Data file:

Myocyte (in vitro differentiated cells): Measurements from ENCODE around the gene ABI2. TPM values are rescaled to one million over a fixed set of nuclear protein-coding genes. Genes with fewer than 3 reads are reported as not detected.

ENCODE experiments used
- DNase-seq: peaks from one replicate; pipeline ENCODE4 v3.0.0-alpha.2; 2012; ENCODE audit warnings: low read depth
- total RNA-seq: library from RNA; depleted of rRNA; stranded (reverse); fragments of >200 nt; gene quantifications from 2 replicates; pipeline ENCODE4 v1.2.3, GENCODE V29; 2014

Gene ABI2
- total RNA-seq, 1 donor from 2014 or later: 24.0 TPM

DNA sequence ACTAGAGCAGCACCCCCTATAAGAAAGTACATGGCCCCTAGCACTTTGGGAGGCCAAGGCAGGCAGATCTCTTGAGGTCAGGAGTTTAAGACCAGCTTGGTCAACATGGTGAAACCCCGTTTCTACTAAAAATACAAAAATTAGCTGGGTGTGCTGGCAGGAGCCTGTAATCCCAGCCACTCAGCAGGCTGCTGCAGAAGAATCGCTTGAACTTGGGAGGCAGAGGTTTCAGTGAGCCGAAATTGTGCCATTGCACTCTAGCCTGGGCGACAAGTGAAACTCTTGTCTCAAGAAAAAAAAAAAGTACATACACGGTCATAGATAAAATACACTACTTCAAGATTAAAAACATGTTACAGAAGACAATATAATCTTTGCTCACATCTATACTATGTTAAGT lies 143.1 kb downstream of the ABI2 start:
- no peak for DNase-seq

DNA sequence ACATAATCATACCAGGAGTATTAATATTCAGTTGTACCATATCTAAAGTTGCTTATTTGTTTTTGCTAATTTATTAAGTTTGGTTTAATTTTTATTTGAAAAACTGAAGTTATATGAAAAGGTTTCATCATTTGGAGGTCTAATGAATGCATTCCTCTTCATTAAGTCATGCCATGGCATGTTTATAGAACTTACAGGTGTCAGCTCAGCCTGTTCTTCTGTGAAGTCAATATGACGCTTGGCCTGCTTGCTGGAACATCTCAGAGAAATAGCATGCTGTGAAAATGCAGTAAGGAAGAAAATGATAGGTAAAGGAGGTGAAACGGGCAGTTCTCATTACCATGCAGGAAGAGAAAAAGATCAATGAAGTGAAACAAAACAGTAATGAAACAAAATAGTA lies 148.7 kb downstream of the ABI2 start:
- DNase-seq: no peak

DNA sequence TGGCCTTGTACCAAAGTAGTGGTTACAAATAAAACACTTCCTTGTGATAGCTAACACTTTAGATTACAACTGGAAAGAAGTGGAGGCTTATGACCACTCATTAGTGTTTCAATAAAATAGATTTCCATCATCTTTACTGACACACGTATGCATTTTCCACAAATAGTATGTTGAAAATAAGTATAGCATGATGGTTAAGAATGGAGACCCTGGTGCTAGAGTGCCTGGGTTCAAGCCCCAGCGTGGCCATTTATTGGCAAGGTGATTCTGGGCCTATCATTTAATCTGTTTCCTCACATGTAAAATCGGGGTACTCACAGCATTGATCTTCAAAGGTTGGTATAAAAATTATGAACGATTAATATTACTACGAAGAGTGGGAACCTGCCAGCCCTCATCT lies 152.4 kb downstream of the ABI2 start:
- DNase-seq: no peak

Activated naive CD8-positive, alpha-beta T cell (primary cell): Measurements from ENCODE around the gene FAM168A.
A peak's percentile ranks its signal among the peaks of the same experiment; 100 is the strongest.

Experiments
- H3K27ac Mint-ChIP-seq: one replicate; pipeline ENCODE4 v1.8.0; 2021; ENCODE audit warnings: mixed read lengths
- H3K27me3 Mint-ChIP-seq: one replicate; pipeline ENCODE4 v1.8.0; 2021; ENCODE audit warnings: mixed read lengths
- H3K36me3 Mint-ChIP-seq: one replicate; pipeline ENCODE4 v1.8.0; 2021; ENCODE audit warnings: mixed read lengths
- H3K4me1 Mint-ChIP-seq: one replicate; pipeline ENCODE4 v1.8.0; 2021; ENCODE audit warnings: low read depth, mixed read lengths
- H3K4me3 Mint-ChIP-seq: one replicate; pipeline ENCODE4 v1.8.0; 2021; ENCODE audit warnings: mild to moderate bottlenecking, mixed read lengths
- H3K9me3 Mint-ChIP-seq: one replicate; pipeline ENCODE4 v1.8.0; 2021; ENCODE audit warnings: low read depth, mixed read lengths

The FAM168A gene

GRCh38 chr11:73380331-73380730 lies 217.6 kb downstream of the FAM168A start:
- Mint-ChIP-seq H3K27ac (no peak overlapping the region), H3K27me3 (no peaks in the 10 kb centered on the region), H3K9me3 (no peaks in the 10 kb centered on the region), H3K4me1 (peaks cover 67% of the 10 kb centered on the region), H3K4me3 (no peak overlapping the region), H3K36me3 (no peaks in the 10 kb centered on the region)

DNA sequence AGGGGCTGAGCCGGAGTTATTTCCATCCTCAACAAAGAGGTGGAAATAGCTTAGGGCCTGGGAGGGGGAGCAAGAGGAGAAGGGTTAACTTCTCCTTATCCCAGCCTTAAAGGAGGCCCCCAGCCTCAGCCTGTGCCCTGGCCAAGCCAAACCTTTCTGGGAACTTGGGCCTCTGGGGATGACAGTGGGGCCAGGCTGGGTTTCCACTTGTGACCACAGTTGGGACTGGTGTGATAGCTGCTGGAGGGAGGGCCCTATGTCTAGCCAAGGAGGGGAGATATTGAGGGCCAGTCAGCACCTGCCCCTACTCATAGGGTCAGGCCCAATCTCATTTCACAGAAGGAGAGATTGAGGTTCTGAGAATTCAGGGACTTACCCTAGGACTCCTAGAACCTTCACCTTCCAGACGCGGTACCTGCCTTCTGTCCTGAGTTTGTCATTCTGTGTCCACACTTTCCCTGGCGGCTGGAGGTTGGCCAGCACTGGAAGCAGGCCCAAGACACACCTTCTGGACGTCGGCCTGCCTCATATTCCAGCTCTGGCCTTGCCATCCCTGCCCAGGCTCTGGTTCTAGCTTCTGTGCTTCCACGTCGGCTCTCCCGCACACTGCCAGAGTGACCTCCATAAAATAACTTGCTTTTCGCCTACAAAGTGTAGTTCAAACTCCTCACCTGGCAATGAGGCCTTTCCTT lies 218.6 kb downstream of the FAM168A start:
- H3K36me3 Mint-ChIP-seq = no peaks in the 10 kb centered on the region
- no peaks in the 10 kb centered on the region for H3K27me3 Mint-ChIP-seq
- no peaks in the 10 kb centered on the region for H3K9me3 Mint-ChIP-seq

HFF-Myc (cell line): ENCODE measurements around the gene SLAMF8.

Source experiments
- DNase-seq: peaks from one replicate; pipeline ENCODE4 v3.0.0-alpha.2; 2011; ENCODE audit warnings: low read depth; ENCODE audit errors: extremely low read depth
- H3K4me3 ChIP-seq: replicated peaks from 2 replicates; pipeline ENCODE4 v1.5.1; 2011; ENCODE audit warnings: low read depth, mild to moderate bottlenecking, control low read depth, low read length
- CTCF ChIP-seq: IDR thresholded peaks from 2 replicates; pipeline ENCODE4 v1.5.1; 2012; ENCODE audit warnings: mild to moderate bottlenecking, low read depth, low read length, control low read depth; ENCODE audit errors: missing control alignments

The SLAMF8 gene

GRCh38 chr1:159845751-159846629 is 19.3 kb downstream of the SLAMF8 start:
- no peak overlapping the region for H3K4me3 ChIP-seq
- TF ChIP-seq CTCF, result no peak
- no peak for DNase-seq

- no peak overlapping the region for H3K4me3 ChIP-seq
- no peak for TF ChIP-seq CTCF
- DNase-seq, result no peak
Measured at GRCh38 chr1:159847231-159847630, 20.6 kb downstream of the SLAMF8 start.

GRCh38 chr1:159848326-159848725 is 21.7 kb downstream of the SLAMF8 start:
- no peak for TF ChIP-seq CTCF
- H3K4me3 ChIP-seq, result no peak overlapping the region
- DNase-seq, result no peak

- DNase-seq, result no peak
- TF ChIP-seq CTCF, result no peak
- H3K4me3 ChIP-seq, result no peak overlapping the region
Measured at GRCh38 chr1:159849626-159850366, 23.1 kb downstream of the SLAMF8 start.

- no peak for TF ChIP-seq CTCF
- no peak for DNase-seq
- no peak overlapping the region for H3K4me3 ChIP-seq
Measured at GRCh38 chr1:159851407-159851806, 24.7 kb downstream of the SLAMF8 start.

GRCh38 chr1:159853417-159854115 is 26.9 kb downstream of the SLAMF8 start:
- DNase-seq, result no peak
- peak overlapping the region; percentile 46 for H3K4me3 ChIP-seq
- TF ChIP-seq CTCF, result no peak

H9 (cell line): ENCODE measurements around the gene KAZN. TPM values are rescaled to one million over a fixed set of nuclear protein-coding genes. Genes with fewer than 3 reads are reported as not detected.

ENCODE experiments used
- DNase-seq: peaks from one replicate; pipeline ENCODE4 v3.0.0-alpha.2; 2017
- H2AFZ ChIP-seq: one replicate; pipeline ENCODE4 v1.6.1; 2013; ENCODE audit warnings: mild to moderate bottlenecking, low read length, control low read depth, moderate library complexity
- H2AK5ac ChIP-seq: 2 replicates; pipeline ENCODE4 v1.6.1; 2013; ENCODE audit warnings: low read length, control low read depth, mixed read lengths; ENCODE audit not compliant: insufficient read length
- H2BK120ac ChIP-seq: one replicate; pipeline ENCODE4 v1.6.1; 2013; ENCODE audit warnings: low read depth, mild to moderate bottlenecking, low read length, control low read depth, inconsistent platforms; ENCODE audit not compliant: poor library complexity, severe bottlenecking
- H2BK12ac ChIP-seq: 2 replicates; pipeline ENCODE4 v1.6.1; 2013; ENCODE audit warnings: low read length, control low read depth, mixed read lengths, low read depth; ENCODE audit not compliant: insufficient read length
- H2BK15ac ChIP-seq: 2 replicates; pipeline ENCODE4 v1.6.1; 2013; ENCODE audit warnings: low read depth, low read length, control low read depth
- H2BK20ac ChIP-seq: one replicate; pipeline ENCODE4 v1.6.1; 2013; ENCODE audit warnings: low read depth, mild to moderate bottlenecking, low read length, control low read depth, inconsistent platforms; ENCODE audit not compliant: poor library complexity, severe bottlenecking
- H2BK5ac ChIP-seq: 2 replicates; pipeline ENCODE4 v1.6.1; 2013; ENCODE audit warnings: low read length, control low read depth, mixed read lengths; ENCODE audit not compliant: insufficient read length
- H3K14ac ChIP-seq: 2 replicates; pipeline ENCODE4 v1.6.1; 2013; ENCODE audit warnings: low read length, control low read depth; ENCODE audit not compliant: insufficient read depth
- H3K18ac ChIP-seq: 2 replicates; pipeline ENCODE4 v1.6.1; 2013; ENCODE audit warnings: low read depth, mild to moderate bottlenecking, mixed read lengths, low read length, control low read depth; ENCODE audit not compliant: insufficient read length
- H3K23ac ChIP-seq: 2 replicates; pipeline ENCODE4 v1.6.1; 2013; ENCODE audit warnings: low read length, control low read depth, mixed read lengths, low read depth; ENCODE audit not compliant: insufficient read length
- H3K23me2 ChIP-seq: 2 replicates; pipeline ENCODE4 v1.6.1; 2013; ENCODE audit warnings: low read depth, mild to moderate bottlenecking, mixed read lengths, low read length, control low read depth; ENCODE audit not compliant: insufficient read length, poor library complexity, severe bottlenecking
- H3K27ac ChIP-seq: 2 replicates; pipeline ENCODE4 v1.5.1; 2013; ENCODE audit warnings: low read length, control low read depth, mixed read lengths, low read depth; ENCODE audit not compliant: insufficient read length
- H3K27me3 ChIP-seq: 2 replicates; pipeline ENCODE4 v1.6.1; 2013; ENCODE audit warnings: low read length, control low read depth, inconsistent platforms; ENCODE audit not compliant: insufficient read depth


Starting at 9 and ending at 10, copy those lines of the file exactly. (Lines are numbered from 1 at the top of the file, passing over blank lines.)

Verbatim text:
DNA sequence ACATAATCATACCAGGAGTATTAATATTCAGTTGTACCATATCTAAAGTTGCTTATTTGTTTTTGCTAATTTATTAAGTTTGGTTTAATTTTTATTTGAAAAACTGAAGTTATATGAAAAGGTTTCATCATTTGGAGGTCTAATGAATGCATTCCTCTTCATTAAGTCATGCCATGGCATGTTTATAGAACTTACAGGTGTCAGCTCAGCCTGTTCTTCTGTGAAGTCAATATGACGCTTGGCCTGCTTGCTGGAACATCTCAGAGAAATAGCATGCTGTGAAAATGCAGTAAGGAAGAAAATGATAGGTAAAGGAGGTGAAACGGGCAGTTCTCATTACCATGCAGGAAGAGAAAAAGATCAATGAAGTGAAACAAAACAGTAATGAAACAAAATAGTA lies 148.7 kb downstream of the ABI2 start:
- DNase-seq: no peak